PharmAkea has deep expertise in anti-fibrotic research and is dedicated to the generation of novel therapies for fibrotic diseases that offer the potential for improved efficacy and tolerability in patients either alone or in combination with existing treatments. 

Fibrosis is characterized by excessive or abnormal extracellular matrix (ECM) accumulation following injury and leads to organ dysfunction and disease. Pathological tissue fibrosis results from both increased matrix deposition as well as decreased turnover and enhanced stabilization through increased cross-linking.  The covalent cross-linking of collagen and elastin results in a more stable, insoluble ECM which is resistant to degradation. This then promotes excess matrix accumulation and limits reversibility of established fibrosis.  In addition, cross-linking of collagen and elastin increases the tensile strength or stiffness of the ECM which leads to signaling changes within resident cells in the ECM network and contributes to a pro-fibrotic feed-forward loop. The accumulation of extracellular matrix within a disease tissue, which occurs in multiple fibrotic conditions, including idiopathic pulmonary fibrosis (IPF), systemic sclerosis and liver fibrosis, leads to scarring and destruction of the normal tissue architecture and ultimately to organ failure.  Fibrotic diseases affect a large number of patients with devastating effects on their health, and this imposes a severe burden on their families as well as the healthcare system.  Treatments are limited and they offer only modest benefits, therefore new drugs are urgently required.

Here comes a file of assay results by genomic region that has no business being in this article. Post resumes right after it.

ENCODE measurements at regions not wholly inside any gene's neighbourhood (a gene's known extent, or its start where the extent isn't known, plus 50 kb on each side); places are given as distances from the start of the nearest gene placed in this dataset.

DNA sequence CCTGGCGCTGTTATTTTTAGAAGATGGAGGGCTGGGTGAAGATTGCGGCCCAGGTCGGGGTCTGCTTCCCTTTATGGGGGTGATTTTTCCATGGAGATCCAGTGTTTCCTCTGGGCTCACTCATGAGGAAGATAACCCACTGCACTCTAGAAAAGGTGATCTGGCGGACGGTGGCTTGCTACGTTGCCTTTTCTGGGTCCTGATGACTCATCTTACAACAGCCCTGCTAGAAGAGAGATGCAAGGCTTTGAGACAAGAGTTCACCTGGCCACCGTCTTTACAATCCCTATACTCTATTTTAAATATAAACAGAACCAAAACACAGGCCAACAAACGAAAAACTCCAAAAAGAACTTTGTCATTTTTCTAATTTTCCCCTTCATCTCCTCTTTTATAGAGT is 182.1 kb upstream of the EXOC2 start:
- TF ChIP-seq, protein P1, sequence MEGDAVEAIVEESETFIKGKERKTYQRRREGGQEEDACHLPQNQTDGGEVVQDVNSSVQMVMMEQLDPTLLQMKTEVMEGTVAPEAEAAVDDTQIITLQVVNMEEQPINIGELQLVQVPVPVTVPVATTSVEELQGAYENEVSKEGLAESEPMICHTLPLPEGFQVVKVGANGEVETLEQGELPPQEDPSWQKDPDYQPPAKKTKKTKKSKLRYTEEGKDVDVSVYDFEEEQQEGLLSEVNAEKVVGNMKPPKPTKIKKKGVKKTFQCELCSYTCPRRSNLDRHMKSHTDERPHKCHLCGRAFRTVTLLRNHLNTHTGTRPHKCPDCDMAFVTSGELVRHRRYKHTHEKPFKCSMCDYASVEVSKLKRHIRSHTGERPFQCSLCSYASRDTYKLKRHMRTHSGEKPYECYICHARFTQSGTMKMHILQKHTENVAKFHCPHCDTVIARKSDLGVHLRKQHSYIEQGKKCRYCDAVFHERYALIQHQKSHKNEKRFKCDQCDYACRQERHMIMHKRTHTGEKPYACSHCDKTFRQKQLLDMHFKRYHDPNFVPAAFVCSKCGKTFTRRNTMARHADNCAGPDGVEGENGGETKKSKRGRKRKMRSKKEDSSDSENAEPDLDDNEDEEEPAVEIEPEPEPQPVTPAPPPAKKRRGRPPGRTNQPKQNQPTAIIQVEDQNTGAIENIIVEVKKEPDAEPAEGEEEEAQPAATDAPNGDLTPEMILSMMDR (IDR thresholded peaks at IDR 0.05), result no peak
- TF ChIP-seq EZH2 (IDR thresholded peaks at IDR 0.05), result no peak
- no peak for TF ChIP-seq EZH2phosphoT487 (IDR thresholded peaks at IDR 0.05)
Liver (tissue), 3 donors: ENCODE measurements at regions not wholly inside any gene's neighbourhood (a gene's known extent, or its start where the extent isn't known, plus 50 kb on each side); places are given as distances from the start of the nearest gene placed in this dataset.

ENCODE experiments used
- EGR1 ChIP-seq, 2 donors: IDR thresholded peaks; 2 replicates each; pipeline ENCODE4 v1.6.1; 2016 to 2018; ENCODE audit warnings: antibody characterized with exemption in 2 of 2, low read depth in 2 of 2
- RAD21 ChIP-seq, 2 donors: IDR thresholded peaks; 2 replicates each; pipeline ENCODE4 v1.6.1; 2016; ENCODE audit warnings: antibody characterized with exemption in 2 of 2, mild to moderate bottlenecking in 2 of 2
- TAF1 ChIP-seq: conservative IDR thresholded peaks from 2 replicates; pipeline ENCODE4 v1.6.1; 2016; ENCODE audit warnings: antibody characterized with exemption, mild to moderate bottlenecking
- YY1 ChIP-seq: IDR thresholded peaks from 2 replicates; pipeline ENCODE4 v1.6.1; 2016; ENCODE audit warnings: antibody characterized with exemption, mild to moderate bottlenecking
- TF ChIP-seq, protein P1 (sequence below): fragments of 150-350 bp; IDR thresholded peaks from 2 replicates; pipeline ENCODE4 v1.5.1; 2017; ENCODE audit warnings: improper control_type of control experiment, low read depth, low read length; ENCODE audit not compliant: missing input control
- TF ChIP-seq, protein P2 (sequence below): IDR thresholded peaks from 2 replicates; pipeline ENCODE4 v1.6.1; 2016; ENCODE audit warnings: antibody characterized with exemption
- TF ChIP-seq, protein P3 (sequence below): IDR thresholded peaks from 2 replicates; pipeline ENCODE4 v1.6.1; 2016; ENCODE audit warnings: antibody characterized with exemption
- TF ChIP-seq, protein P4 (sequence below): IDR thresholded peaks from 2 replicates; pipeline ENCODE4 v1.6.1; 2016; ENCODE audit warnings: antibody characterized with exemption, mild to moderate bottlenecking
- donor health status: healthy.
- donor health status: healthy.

IPF is a chronic, progressive and irreversible lung disease characterized by scarring or fibrosis in the lung interstitium. There are currently only two approved therapies to treat IPF: pirfenidone (Esbriet®) and nintedanib (Ofev®) and both slow down progression of functional impairment. However, there is a significant degree of heterogeneity among IPF patients in response to treatment and the disease continues to advance in an unpredictable and variable nature in all patients, including those on the current therapies. These data suggest that many different biological factors and pathways contribute to the pathogenesis of IPF and highlight the need for additional therapies. In particular, combination therapies that target distinct and multiple molecular/cellular pathways are likely to provide improved benefit over monotherapy. 

PharmAkea has developed inhibitors to two pro-fibrotic molecular targets, the secreted enzymes autotaxin (ATX) and lysyl oxidase-like 2 (LOXL2). ATX inhibition is expected to affect multiple cellular pathways that drive fibrogenesis, including epithelial cell death, vascular leakage, fibroblast migration and myofibroblast activation and survival. The LOXL2 enzyme functions in a completely different manner by promoting matrix cross-linking which directly affects extracellular matrix remodeling and indirectly activates resident fibroblasts to become myofibroblasts. Both enzymes promote the deposition and accumulation of collagen that leads to scarring and destruction of the normal tissue architecture.